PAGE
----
One of my favorite acid tests is address completion. When you begin typing an e-mail address, your mail program should immediately show you the matching addresses and then dynamically constrain the list as you continue to type. Outlook does poorly on this test; you have to type CTRL-K to invoke the address book in a separate window. OS X’s Mail does address completion in situ, just as I expect. So does Gmail. And here’s the shocker: Gmail does it faster.
Gmail’s spell checker is another amazing hack. When you invoke it from the message composer, misspelled words turn red. Click one and a list of choices drops down, ending with an Edit choice. Click Edit and the suspect word converts, inline, to an input box. When you’re done correcting one or more words they merge back into the text.
This is very geeky stuff, I admit, but here are two important points to take away. First, as I’ve often said, intelligent use of browser-based technology can accomplish more than most people realize. You can’t do everything — not by a long shot — but for many of the things that information workers routinely do, even ordinary Web UI is good enough. And now Gmail is proving that we don’t have to settle for ordinary.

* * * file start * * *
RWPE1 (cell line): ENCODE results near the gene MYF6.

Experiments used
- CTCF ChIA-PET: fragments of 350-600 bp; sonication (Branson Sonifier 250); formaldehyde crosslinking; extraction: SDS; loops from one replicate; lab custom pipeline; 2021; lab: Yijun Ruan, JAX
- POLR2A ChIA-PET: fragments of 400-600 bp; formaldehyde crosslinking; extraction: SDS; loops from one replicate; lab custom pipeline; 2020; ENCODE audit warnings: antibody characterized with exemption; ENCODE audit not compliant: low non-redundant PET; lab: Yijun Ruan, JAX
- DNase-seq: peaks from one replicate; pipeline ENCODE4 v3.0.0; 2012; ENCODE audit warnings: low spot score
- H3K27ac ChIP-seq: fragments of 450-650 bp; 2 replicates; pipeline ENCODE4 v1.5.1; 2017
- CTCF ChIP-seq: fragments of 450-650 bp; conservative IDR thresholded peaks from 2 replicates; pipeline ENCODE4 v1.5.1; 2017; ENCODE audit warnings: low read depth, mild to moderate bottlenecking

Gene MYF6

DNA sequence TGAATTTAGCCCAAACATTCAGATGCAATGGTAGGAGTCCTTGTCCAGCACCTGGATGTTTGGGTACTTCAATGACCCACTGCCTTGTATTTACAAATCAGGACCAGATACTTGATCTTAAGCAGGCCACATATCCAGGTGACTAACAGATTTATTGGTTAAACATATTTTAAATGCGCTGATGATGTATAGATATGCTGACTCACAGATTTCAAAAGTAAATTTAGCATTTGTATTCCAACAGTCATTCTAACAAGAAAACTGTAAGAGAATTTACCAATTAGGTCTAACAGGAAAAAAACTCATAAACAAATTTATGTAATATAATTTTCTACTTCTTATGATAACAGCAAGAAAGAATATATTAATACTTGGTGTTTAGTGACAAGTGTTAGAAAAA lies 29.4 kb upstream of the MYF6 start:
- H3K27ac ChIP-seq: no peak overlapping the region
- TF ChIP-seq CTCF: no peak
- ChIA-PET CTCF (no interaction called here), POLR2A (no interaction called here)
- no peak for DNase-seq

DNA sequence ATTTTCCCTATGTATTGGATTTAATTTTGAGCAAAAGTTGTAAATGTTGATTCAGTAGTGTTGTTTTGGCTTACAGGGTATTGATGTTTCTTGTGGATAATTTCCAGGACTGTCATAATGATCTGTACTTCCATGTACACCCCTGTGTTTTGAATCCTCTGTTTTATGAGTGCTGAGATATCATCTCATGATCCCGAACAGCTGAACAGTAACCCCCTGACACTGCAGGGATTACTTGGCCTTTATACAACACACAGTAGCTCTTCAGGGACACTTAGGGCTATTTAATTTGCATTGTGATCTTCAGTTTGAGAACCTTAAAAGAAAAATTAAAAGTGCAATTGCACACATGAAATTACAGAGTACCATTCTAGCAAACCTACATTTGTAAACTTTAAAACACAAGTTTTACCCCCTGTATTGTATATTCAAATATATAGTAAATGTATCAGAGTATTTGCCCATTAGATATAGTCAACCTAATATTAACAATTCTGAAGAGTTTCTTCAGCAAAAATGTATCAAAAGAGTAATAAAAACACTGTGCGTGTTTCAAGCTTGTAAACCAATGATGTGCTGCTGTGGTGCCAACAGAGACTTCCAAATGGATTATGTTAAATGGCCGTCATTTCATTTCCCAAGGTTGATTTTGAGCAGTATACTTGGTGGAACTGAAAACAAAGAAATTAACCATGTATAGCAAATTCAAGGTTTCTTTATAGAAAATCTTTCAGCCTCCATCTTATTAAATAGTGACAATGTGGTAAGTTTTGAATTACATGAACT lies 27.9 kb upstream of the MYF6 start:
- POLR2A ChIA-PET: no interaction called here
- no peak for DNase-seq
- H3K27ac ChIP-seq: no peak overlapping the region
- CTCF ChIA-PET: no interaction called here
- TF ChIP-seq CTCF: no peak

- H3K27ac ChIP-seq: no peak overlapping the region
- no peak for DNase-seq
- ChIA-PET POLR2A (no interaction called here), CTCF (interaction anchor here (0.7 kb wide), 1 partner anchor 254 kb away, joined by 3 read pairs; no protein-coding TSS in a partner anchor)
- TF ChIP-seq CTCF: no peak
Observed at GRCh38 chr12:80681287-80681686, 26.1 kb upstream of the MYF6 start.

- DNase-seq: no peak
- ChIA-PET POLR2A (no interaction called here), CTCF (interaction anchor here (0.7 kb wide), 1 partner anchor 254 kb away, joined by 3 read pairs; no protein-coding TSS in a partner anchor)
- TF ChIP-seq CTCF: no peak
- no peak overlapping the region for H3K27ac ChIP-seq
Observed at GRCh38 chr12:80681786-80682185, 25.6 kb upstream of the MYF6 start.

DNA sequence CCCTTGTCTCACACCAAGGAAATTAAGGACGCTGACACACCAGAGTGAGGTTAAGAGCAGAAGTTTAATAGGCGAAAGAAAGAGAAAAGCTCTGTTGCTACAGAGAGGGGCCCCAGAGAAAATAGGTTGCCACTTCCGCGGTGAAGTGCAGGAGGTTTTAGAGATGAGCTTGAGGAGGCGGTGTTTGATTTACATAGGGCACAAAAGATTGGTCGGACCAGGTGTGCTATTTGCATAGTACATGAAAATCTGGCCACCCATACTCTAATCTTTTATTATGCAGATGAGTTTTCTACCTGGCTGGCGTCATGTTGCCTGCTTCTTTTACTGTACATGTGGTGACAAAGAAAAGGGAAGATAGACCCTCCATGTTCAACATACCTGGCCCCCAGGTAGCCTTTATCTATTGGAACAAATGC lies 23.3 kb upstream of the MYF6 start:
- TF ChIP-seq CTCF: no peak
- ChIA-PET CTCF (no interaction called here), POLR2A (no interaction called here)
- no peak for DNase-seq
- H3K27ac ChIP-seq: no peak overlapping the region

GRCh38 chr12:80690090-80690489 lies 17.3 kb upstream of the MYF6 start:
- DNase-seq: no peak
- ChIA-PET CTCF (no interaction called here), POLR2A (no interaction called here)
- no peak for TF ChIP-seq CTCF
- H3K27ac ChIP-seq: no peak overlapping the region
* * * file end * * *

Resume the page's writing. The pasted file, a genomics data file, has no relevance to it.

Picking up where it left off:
Second, Gmail’s architecture is not limited to Web UI. Because it is protocol-driven, developers can create new tools that speak to the DataPack format. Many have done so already. My favorite spam filter, SpamBayes, isn’t yet implemented for Gmail, but if that happens, I’ll be sorely tempted to switch to Gmail full time.
So is Gmail a rich Internet application? Sure. Although that label most often applies to Java, .Net, and Flash clients, Gmail shows that Web clients can join the club too. But crucially, Gmail’s architecture is open to other kinds of rich clients, too. It doesn’t have to be a zero-sum game.